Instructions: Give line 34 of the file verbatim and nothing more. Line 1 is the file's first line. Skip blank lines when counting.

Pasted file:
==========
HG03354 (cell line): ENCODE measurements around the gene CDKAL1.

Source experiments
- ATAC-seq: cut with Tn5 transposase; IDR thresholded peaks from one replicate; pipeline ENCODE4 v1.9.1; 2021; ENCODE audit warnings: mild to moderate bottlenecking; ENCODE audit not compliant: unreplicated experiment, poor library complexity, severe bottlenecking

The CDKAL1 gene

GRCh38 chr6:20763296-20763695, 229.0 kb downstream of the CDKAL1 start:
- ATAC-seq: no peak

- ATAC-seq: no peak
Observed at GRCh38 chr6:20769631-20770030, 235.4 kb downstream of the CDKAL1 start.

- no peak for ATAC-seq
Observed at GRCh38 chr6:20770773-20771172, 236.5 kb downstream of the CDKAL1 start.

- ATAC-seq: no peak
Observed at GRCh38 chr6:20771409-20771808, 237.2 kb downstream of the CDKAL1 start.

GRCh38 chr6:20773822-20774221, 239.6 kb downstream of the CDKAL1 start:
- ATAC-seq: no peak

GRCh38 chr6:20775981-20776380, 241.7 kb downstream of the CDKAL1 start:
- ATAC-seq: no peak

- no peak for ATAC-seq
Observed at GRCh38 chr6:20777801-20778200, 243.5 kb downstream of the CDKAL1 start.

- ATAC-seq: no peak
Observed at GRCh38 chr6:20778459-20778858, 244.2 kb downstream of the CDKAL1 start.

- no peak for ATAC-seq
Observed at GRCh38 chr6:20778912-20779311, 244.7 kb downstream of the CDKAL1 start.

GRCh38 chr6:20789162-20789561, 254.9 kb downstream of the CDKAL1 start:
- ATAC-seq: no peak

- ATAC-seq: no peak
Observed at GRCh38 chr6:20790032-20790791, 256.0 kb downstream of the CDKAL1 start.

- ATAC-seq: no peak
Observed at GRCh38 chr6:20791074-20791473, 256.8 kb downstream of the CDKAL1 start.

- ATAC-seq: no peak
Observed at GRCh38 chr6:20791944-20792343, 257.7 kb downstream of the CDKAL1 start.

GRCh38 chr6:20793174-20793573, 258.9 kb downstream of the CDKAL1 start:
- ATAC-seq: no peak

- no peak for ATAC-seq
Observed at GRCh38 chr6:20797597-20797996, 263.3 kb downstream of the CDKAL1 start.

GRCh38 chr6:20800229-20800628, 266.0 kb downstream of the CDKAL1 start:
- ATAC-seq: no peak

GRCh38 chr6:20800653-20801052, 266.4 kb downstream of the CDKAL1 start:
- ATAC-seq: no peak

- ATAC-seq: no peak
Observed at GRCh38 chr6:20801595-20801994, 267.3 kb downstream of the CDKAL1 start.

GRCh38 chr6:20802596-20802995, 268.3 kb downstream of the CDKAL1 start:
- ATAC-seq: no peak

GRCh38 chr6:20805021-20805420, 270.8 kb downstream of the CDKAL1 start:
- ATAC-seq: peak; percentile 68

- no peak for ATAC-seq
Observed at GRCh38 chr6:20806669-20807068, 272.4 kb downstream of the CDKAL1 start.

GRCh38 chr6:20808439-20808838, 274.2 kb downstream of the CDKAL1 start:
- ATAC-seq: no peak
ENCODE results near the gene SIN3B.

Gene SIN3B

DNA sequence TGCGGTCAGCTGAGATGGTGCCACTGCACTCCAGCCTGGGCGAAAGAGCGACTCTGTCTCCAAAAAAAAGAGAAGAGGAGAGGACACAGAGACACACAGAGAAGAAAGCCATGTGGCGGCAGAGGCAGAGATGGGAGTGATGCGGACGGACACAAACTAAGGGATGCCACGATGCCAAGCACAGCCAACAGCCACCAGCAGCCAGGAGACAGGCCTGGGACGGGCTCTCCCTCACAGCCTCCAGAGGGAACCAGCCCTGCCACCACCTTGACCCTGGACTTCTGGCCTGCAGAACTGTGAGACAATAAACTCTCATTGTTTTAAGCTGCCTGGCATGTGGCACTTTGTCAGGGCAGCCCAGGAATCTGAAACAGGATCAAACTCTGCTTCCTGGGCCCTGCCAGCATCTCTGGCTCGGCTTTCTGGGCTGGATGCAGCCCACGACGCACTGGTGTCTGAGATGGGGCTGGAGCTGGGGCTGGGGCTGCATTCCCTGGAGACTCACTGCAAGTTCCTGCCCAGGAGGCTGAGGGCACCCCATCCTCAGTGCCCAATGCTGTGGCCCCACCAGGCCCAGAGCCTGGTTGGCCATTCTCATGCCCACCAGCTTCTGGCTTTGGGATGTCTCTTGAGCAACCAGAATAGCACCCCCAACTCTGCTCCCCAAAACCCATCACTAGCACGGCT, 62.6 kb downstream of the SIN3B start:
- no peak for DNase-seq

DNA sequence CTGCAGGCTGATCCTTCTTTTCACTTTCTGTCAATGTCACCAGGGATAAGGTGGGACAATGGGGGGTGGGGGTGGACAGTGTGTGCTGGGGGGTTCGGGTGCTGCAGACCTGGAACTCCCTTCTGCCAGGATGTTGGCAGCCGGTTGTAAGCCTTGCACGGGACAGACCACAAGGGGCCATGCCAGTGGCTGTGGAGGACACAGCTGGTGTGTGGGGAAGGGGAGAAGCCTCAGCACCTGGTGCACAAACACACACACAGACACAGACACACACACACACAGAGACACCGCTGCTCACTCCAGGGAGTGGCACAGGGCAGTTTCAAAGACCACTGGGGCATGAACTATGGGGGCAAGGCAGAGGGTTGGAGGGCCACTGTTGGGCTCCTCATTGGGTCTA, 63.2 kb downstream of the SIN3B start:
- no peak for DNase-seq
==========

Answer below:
Observed at GRCh38 chr6:20797597-20797996, 263.3 kb downstream of the CDKAL1 start.